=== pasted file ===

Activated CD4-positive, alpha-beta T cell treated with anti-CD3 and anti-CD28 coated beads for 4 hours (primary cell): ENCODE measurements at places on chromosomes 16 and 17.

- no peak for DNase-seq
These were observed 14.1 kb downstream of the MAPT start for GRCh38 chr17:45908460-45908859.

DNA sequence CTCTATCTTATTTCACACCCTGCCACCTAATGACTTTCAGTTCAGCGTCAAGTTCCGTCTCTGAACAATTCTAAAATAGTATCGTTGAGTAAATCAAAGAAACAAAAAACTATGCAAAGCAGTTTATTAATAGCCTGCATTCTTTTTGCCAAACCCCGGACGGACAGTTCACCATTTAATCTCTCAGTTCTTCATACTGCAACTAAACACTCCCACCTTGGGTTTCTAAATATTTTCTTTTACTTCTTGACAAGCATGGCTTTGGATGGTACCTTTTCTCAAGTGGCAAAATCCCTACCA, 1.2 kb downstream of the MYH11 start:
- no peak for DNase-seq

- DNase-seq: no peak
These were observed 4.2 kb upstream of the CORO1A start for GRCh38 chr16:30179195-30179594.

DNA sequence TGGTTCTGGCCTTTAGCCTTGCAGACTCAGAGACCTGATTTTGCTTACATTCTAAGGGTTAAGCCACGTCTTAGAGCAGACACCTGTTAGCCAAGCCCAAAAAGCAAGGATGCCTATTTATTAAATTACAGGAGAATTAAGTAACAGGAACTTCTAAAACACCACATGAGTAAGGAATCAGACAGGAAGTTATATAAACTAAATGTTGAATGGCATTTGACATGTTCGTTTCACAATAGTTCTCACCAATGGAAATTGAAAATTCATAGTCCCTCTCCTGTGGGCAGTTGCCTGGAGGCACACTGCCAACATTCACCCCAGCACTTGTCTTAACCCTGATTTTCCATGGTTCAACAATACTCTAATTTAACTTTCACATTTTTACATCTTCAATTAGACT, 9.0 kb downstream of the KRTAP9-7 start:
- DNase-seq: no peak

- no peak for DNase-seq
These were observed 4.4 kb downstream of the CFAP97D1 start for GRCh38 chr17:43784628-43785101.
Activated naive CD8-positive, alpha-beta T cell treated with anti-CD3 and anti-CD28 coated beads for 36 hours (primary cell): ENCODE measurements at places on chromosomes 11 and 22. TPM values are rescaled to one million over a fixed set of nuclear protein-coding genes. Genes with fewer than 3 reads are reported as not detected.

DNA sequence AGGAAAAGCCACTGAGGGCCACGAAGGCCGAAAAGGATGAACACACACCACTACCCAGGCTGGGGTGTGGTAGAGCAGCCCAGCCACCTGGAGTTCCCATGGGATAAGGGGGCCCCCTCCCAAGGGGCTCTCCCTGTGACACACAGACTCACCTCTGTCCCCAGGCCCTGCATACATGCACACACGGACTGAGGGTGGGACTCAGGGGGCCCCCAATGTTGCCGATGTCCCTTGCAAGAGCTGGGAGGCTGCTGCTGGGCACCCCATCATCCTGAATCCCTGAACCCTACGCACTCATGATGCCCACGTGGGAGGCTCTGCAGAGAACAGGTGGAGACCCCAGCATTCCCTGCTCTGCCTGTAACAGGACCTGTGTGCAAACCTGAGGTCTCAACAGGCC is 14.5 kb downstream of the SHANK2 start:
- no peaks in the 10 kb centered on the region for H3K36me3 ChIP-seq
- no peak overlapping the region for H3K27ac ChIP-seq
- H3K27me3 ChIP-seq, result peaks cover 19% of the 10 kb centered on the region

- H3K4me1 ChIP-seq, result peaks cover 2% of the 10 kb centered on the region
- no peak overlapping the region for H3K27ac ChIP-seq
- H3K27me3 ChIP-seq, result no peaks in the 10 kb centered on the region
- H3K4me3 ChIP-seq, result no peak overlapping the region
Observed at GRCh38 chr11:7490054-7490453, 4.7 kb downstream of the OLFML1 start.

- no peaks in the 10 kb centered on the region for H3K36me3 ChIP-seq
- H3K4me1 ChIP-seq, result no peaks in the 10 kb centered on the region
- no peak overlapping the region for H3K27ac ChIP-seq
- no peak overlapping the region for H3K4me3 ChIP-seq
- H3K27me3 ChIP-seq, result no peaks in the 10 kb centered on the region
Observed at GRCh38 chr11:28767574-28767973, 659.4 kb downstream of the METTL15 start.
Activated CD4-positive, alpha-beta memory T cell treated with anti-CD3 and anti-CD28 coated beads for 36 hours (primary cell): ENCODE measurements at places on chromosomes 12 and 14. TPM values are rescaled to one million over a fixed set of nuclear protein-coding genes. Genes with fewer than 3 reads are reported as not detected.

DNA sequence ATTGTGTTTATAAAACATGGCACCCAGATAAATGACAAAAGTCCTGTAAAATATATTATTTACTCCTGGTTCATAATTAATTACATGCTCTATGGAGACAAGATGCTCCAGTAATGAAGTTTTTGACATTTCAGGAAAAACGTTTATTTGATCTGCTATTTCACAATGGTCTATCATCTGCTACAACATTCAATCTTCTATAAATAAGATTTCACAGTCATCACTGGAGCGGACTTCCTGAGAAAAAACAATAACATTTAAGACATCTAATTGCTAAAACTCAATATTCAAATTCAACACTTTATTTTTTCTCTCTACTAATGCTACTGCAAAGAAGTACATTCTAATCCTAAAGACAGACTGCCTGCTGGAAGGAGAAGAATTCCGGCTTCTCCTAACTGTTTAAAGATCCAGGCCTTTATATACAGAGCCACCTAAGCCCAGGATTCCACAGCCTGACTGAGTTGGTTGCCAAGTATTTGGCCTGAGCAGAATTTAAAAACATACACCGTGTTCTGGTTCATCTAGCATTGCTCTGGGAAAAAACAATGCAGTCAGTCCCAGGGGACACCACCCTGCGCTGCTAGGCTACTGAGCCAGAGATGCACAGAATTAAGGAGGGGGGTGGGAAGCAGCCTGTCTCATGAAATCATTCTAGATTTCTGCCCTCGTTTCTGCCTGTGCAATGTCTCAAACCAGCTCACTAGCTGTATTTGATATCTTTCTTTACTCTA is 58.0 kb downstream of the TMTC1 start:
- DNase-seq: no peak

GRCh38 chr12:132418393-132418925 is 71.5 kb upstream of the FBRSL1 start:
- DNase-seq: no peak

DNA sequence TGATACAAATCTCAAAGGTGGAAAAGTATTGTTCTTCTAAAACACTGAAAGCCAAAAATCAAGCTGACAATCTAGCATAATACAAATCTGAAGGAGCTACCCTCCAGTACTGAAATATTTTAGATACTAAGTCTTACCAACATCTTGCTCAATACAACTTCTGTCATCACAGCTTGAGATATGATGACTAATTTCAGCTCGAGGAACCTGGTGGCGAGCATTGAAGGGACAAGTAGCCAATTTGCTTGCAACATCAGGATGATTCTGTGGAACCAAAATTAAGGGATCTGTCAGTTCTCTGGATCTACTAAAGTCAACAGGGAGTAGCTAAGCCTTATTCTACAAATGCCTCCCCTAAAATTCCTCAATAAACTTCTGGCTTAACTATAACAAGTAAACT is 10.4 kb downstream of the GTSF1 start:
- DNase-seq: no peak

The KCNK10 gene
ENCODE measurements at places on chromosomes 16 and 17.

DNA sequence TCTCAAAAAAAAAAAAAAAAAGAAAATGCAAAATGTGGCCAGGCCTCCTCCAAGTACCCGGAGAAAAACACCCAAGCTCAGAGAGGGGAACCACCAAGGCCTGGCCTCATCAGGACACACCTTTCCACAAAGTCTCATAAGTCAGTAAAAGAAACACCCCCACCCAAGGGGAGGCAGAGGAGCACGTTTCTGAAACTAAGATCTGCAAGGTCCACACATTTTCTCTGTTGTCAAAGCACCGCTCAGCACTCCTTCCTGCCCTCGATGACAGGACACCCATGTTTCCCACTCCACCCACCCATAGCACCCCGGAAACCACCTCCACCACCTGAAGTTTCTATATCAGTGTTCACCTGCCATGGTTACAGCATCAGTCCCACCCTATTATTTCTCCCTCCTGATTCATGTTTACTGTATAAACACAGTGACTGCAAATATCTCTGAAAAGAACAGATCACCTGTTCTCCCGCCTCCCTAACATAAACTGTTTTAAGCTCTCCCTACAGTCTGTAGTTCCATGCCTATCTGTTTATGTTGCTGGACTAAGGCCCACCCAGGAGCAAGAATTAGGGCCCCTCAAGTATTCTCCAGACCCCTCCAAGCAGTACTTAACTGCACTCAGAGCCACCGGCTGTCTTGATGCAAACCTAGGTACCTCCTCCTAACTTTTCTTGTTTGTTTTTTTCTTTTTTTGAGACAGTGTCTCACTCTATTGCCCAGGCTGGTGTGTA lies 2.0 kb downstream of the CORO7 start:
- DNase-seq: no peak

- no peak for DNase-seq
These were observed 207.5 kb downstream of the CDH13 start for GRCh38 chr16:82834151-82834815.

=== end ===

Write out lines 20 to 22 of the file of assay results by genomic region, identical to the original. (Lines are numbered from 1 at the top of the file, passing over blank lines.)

- H3K4me3 ChIP-seq, result no peak overlapping the region
Observed at GRCh38 chr11:7490054-7490453, 4.7 kb downstream of the OLFML1 start.

- no peaks in the 10 kb centered on the region for H3K36me3 ChIP-seq